Despite its name, the most intriguing part of the Mercedes-Benz F800 Style concept isn’t its style at all: the Geneva motor show concept is also an amazing rolling showcase of the German automaker’s future alternative powertrain and convenience technologies. With the possible exception of its sliding rear doors, expect to see many of the gee-whiz gadgets on the F800 on an E- or S-Class sedan in the coming years.
But while most of the future tech will wow you, we think Mercedes has taken some of it a bit too far. Case in point: Traffic Jam Assist. The technology builds on Mercedes’ existing Distronic cruise control system that accelerates and decelerates by itself down to a stop. Traffic Jam Assist can follow vehicles ahead of it even into curves up to 25 mph. Mercedes assures us that the car won’t try to follow other commuters who suddenly make turns off the highway, but we’re still not keen on a system that essentially relieves its driver of the effort required to repeatedly turn a steering wheel. If you don’t have the energy to turn a wheel in stop-and-go traffic and want a Mercedes-Benz, you’d probably be better off hiring a chauffeur.
When you eventually reach your destination, if you’re a rear-seat passenger, you’ll exit through one of the F800’s best ideas: rear pivot-and-slide doors. Entry-and-exit through small rear doors on a car with an aggressively sloped roofline can be difficult, but with no B-pillar and these van-style doors, slipping out of the car appears to be much easier. And since the rear sliding doors are suspended from an interior swivel arm, there are no unsightly track marks.
Mercedes says the F800 has a multi-drive platform, which means it can be fitted with either a hydrogen fuel cell or plug-in hybrid system. The fuel cell application, which is essentially the same setup employed on the B-Class F-CELL, produces 136 horsepower and 214 pound-feet of torque in the F800, according to the automaker. In years past, it sometimes helped to fit the fuel cell system to SUVs like a Toyota Highlander or Chevrolet Equinox in order to more easily to store the hydrogen tanks. In the F800, however, all alternative drive system components are hidden in the engine compartment and in gaps within the chassis. In the F800 fuel cell, two of the hydrogen tanks are beneath the rear seats while the other two are in the transmission tunnel between the front and rear passengers. The F800’s lithium-ion battery pack sits beneath the rear seats, though it’s unclear whether that has any effect on trunk capacity.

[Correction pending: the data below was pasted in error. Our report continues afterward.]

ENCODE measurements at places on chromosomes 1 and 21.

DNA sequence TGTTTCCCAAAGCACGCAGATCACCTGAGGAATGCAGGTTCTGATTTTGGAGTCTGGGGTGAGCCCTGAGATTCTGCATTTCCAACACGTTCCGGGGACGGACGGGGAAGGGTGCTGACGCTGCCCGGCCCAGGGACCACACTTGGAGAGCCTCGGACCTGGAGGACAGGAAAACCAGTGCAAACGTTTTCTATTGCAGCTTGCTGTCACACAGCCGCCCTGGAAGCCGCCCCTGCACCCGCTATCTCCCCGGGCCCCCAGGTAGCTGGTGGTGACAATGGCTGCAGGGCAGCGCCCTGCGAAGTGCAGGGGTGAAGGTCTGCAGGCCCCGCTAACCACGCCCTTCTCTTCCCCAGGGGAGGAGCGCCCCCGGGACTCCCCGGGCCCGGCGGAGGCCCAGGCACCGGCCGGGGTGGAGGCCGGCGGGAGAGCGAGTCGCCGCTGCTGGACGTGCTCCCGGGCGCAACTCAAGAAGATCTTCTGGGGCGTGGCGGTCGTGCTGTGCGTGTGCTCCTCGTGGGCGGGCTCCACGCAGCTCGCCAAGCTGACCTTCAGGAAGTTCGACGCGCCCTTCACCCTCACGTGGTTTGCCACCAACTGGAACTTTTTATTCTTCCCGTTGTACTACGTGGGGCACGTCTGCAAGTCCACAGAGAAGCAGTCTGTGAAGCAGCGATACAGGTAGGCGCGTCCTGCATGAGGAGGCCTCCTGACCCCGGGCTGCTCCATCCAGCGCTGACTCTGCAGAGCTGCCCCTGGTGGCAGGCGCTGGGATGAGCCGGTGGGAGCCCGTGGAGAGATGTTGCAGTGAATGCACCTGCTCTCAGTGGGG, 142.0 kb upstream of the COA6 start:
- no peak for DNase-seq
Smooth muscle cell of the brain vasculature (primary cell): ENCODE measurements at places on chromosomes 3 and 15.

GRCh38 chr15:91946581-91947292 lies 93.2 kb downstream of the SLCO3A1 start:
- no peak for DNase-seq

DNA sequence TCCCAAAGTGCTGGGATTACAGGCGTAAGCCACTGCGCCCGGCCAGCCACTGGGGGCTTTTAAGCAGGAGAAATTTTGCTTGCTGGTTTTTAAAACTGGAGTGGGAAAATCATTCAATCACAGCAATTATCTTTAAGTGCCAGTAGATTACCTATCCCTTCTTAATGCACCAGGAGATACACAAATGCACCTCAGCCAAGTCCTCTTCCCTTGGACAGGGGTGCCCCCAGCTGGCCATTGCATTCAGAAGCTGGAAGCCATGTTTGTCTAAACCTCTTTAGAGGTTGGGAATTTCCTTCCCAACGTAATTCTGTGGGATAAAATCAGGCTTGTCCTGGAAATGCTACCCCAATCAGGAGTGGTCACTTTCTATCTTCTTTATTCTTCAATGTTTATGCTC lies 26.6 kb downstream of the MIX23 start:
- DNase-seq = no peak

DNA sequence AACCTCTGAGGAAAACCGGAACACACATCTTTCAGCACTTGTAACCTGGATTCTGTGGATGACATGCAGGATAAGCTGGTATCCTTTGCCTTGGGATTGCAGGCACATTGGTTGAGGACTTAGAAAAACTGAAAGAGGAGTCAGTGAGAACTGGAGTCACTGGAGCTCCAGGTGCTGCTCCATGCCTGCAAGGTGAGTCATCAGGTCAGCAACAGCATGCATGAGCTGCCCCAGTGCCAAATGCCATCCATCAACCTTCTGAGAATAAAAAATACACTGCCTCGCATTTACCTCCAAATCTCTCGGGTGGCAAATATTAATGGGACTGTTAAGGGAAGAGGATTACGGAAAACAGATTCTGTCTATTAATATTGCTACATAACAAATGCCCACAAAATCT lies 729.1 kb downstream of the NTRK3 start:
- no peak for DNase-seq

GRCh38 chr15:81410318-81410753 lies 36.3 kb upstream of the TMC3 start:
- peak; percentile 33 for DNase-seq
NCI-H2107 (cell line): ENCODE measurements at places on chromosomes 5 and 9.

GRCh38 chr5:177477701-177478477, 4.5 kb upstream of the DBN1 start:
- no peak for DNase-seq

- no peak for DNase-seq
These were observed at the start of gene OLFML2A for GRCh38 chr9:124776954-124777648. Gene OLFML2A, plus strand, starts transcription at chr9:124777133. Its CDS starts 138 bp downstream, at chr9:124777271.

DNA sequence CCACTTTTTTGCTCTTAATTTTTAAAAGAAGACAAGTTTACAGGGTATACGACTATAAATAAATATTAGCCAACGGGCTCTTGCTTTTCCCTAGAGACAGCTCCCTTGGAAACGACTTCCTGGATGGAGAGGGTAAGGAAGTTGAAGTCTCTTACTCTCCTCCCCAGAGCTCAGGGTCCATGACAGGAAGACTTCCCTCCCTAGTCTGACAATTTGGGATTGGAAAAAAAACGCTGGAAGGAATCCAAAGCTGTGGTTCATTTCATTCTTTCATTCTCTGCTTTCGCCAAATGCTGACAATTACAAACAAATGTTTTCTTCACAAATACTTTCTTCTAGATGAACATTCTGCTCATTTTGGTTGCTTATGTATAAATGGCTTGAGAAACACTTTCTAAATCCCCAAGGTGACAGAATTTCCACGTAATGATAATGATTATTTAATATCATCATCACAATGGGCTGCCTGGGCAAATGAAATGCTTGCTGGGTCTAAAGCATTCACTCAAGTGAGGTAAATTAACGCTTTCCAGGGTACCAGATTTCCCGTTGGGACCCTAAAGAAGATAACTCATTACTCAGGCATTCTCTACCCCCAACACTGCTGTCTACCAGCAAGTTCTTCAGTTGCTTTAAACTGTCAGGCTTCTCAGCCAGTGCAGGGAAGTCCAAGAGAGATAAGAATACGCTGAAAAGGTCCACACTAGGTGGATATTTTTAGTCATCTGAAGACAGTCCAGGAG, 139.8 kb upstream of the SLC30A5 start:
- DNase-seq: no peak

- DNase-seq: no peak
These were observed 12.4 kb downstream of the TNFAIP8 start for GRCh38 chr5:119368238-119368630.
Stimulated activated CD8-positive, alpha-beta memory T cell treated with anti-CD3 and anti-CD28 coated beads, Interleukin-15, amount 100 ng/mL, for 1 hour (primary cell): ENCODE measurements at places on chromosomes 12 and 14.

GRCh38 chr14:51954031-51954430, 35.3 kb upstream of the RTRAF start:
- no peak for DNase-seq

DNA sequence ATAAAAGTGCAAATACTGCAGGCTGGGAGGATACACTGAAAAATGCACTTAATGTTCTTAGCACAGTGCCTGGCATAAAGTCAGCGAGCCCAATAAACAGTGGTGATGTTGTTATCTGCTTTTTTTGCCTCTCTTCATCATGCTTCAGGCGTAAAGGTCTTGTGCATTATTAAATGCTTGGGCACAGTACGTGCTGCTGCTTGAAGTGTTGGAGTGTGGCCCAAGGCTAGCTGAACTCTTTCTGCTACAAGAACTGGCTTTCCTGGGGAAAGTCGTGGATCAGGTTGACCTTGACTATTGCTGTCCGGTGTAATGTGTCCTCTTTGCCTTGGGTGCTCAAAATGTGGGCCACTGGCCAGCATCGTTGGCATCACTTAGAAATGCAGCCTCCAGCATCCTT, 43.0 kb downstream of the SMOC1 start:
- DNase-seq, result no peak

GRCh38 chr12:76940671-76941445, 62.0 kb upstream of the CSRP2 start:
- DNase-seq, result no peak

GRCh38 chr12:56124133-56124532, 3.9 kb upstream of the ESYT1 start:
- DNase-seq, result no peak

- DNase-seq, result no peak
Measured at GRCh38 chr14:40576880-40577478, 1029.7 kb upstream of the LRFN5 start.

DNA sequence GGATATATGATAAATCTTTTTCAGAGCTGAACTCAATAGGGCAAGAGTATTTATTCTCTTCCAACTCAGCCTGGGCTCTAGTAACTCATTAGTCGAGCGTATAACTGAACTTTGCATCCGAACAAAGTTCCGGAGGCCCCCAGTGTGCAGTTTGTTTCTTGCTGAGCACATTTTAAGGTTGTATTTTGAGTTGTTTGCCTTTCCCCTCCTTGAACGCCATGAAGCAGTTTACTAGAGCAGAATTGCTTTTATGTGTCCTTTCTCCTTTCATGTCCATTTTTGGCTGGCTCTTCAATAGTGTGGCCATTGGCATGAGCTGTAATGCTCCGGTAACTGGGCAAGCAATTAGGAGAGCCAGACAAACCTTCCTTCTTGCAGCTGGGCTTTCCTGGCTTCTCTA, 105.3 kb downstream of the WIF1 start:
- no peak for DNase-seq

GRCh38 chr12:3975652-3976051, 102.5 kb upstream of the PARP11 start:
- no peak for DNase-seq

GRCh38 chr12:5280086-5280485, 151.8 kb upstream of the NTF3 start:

If more power is what you’re looking for, stomp on the F800 plug-in hybrid’s accelerator pedal and cargo capacity for the five-seater won’t seem important. Before the car reaches a claimed top speed of 155 mph, 0-60 mph comes and goes in just 4.7 seconds. Driven more gingerly, fuel economy is about 80 mpg and you can reach 75 mph in electric mode or go 18 miles without using the V-6 at all. Of course, you can recharge the lithium-ion battery in your house’s power socket or at a charging station.
Making these stats possible is a direct-injection V-6 engine of unspecified output paired to a hybrid module for a combined total of about 400 horsepower, Benz says. For comparison, the 2010 Mercedes-Benz S400 Hybrid makes a combined 295 horsepower from a 3.5-liter V-6 and an electric motor.
In either F800, a “Range on Map” function could prove especially helpful for automakers developing range-limited vehicles. Range on Map shows about how far the car can travel as a 360-degree graphic. To access the Range on Map, you might have to use Mercedes-Benz’s new touchpad HMI control system. The technology records video of the driver using the touchpad on the center console. On the main display screen, driver and passenger will see the contours of the user’s hand gliding across the image. We’re told the system understands when the user is wiping, pushing, turning or zooming. Needless to say, this is a system that will likely come into focus when we have a chance to see it in action.
When we do see the F800 in-person, we’ll see that the concept is about 20 inches shorter than the S-Class and even about half a foot shorter than the CLS. Take another look at our recent spyshots of the next-generation CLS and you can already see the influence of the F800. In both cars, a more prominent grille is framed by a wider grille on the bottom. A similar technique is used on the Honda CR-V, though on the F800 the result is especially effective when complemented by the slim headlights. Those headlights feature LED daytime running lights that are much better integrated into the car’s design than the awkwardly placed LEDs on the new Mercedes-Benz E-Class.
The F800’s aggressive styling might catch your attention, but it’s really the technology beneath the surface that foreshadows what can be expected on future Mercedes-Benz vehicles. Except for the Traffic Jam Assist, we look forward to seeing how any of these features will make it to the automaker’s lineup 5-10 years from now.